In summer 2006, as the space became too small for the company, Tal decided to take a leap. At a stage where the economy was not doing so great he took a risk and quit his paying engineering job. He then decided to move again, this time to an even larger facility in Sunnyvale to be a home for his large foam cutters and routers, some a large as 10ft and more, occupying a room of its own.
With his wife joining him at the company, Foamlinx became an LLC, employing personnel with engineering background as well as artistic abilities. Tal then noticed that apart from a need for the machines there is a vast demand for foam cutting services; and so, WeCutFoam, a subsidiary of Foamlinx was born.
Under WeCutFoam he started creating anything from foam - custom props for amusement parks, weddings, events, museum exhibits and trade shows, packaging and tooling cases, dimensional signs, letters, logos, prototypes, foam sculptures, art work and any project made of foam; all using Foamlinx machinery.
Tal keeps “feeling the market and its needs” and so he is constantly adding more services and products, including coating, carving, artistic painting, 3D printing and scanning, machining and laser cutting.
Some of the company’s larger projects included the creation of BAMScape – Berkeley Art Museum interactive exhibit,props, sets and background created for Sean Parker’s Wedding, fabricating the Whispering Dishes Live Zone exhibit for the Exploratorium and the City of San Francisco, creating logo signs for Disney stores, Pixar, DreamWorks, CBS, Ted Conferences, eBay and many more.
ome of the largest most successful companies today have made their humble small start in their garages. Amazon, founded as a book store by Jeff Bezos operating from a garage in Washington. Apple, started by Steve Jobs and Steve Wozniak sold their first computers from a garage in Cupertino, CA. Disney started in his house garage in Anaheim. Google, Harley Davidson, Hewlett-Packard and many more all started at a small garage.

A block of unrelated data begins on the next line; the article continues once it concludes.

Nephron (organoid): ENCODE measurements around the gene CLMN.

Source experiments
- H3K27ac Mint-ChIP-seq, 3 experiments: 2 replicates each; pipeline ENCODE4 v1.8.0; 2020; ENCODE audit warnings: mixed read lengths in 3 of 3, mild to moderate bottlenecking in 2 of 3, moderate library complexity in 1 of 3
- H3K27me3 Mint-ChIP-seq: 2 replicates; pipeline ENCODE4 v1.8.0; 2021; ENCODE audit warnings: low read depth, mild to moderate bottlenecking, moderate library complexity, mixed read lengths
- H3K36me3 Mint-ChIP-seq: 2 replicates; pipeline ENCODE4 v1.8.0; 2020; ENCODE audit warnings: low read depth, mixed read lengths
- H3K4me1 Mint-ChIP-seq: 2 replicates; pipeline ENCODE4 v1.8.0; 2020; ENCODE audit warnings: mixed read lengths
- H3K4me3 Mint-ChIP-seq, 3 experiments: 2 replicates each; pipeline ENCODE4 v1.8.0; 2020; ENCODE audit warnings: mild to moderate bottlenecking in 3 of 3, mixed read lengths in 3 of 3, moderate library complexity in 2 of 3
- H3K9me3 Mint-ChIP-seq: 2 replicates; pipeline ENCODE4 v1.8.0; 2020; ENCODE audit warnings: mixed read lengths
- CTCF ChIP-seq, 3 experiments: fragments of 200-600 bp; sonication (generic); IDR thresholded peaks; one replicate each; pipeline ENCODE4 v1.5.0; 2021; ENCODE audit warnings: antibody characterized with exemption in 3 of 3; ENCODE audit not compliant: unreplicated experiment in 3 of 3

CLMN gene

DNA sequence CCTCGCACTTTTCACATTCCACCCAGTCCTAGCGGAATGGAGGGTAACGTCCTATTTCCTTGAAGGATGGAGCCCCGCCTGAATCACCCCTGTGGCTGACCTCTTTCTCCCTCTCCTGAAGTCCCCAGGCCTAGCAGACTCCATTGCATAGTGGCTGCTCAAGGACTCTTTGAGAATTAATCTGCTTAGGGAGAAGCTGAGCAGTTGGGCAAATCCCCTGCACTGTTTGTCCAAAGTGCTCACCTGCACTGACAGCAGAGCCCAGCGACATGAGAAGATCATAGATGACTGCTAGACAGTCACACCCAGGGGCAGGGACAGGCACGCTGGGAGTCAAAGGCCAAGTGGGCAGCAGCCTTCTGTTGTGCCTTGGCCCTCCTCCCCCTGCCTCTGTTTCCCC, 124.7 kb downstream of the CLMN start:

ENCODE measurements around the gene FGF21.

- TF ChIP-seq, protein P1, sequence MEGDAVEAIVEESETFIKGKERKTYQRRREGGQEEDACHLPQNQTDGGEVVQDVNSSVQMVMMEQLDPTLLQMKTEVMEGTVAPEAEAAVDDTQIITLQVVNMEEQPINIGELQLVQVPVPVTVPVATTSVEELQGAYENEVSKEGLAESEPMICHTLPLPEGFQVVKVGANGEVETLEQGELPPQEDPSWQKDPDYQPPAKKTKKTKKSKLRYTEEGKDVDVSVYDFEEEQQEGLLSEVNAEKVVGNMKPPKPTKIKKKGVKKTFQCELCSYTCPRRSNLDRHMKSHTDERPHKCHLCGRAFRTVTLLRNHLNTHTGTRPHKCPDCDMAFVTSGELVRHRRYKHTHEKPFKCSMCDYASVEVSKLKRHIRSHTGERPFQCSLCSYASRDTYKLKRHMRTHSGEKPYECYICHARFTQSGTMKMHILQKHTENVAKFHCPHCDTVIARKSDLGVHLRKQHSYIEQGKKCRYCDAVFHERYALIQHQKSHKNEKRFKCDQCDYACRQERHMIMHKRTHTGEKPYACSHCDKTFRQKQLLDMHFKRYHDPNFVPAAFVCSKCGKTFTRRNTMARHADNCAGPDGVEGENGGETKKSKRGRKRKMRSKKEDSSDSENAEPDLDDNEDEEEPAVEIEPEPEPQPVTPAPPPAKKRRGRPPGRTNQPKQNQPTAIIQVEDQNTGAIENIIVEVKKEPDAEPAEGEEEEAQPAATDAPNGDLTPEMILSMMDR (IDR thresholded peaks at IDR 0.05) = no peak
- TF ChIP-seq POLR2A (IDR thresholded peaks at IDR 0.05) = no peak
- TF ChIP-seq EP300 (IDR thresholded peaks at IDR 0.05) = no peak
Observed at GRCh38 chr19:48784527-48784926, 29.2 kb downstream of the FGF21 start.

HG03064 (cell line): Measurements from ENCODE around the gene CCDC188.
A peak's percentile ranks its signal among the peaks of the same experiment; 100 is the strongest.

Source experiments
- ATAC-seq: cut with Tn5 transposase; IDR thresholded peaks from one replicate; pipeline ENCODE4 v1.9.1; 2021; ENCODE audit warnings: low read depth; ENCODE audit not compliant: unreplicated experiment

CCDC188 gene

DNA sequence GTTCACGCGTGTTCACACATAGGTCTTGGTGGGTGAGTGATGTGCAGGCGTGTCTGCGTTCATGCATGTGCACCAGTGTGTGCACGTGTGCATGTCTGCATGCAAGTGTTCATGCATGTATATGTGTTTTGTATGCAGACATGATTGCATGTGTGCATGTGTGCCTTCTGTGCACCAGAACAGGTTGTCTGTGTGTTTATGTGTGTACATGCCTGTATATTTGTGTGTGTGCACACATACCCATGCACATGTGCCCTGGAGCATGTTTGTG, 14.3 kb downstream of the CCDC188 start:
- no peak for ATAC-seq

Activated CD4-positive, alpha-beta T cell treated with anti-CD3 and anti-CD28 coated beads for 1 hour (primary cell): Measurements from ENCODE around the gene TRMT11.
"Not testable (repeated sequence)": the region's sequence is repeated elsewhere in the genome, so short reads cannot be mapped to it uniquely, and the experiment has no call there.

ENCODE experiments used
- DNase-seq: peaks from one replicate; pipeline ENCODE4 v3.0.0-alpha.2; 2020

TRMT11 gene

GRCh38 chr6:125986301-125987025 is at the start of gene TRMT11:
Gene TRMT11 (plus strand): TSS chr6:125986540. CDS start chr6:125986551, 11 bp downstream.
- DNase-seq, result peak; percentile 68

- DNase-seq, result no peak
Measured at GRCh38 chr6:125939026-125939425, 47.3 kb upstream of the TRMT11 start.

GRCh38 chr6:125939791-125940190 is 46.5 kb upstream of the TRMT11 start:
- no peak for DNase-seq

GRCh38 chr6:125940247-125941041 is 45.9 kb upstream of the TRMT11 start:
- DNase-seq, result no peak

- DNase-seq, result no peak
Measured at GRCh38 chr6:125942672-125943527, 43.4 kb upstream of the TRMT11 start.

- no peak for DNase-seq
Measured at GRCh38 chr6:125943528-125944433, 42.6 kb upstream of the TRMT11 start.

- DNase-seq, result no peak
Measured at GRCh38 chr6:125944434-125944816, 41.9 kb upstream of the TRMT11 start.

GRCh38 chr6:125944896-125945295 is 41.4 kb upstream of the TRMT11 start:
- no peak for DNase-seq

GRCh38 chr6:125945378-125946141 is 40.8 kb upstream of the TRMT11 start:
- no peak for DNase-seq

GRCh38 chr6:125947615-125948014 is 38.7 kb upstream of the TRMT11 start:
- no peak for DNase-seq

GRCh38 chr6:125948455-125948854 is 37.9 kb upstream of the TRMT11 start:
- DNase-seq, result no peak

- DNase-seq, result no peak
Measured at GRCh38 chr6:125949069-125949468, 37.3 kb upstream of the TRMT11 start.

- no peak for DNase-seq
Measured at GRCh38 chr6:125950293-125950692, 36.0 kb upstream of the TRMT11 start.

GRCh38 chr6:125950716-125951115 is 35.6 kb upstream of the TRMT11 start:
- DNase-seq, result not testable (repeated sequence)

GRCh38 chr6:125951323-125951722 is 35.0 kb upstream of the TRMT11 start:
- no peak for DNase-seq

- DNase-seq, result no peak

A company is not built to succeed in one day. It is a long, gradual and patient process. As one might say “It is not where you start, it’s where you end up and the road that took you there."
The company has come a long way from a prototype made in a garage to a company selling its products world-wide. Foamlinx machines are currently used in construction, architecture, fine arts, packaging, sign shops, museums, universities, research, UAV, aerospace, aeronautics, hobby shops, movie sets, theaters and more.
Tal and his team members are dedicated to keep expanding and developing new tools and services, not for a greed of money, but because at Foamlinx we truly enjoy and love what we do and we also believe in giving back to our community. We often participate in sponsored events, such as Formula SAE Competitions, ASCE Concrete Canoe Competitions between universities, school events and many more.
Tal and his team will continue to put every effort and their innate abilities into manufacturing high quality machinery and foam props and helping companies world-wide build a better tomorrow.